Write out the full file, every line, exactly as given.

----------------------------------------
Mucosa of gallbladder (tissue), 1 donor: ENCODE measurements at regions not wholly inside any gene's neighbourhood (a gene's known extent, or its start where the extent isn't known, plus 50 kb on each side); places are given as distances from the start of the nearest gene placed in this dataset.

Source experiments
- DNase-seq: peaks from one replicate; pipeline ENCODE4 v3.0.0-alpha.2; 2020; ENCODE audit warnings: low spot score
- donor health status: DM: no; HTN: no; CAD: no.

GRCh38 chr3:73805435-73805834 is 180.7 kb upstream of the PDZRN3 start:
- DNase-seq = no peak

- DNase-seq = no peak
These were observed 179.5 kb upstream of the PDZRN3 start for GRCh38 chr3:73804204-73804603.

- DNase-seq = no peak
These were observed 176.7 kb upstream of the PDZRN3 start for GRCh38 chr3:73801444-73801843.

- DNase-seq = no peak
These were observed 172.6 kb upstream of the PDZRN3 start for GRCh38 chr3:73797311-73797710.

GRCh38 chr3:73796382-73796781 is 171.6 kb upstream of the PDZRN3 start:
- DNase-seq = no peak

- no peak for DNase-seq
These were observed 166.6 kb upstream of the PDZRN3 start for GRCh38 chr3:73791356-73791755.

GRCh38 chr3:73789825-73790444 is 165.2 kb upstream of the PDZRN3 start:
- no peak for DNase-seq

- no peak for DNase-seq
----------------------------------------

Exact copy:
Mucosa of gallbladder (tissue), 1 donor: ENCODE measurements at regions not wholly inside any gene's neighbourhood (a gene's known extent, or its start where the extent isn't known, plus 50 kb on each side); places are given as distances from the start of the nearest gene placed in this dataset.

Source experiments
- DNase-seq: peaks from one replicate; pipeline ENCODE4 v3.0.0-alpha.2; 2020; ENCODE audit warnings: low spot score
- donor health status: DM: no; HTN: no; CAD: no.

GRCh38 chr3:73805435-73805834 is 180.7 kb upstream of the PDZRN3 start:
- DNase-seq = no peak

- DNase-seq = no peak
These were observed 179.5 kb upstream of the PDZRN3 start for GRCh38 chr3:73804204-73804603.

- DNase-seq = no peak
These were observed 176.7 kb upstream of the PDZRN3 start for GRCh38 chr3:73801444-73801843.

- DNase-seq = no peak
These were observed 172.6 kb upstream of the PDZRN3 start for GRCh38 chr3:73797311-73797710.

GRCh38 chr3:73796382-73796781 is 171.6 kb upstream of the PDZRN3 start:
- DNase-seq = no peak

- no peak for DNase-seq
These were observed 166.6 kb upstream of the PDZRN3 start for GRCh38 chr3:73791356-73791755.

GRCh38 chr3:73789825-73790444 is 165.2 kb upstream of the PDZRN3 start:
- no peak for DNase-seq

- no peak for DNase-seq